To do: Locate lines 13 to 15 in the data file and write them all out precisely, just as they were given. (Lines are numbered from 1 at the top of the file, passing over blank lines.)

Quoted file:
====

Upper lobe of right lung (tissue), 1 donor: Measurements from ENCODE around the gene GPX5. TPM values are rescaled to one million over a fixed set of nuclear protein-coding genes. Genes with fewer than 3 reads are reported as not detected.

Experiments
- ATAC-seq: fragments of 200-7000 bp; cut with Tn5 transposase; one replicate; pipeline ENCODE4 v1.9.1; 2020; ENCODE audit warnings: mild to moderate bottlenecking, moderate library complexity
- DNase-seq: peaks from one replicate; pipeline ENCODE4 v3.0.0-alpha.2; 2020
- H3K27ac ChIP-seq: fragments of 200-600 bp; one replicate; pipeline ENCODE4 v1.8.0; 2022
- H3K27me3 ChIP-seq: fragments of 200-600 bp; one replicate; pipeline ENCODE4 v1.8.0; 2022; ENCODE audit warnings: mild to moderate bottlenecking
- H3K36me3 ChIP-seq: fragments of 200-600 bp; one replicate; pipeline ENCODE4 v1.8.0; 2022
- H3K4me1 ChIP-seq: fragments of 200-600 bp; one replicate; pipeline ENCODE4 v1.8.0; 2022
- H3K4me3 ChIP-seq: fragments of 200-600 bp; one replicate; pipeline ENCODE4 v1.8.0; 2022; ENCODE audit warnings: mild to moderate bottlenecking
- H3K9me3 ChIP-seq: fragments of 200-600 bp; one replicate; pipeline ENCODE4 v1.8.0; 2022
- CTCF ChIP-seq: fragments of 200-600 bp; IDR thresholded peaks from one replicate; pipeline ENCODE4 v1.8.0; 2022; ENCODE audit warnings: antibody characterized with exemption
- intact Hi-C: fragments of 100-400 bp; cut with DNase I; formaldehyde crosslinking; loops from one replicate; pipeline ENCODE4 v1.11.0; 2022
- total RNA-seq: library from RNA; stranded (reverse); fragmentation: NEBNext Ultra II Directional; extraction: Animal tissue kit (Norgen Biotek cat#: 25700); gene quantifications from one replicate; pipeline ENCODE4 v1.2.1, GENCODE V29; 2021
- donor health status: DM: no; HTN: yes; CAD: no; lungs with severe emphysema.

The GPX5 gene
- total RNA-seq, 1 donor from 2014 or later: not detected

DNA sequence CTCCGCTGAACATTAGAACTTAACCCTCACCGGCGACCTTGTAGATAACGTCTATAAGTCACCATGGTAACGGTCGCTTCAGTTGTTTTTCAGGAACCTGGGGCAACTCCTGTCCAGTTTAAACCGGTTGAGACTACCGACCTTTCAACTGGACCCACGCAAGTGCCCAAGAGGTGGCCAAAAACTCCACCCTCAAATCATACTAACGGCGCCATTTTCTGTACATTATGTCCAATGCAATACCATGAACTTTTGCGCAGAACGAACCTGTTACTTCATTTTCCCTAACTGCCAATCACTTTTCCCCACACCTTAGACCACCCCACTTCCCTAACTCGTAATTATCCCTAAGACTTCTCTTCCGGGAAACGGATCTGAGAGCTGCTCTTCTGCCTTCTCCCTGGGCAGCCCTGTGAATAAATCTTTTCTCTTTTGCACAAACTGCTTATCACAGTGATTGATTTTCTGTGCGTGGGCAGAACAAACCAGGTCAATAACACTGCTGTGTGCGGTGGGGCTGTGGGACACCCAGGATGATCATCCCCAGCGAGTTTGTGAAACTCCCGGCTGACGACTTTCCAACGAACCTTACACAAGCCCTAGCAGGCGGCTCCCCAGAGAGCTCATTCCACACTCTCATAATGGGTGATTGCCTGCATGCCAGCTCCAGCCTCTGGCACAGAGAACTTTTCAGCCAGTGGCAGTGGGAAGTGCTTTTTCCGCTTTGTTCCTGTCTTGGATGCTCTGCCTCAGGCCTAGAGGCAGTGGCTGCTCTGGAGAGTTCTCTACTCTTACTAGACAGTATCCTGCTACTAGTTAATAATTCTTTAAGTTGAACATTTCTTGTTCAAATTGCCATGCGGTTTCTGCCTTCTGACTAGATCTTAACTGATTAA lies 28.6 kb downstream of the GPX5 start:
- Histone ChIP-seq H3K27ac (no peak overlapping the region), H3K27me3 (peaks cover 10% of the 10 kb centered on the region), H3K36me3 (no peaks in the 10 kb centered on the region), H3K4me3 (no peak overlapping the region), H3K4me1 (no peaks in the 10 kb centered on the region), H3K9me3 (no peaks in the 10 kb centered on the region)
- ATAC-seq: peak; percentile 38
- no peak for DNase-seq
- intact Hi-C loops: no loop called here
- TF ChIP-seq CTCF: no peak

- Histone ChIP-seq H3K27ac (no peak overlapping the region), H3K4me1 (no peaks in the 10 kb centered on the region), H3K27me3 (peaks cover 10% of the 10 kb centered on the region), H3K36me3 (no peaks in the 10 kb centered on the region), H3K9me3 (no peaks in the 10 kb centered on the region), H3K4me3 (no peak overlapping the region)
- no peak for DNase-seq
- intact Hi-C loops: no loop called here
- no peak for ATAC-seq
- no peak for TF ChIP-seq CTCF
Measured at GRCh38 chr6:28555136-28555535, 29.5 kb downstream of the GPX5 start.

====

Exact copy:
- total RNA-seq: library from RNA; stranded (reverse); fragmentation: NEBNext Ultra II Directional; extraction: Animal tissue kit (Norgen Biotek cat#: 25700); gene quantifications from one replicate; pipeline ENCODE4 v1.2.1, GENCODE V29; 2021
- donor health status: DM: no; HTN: yes; CAD: no; lungs with severe emphysema.

The GPX5 gene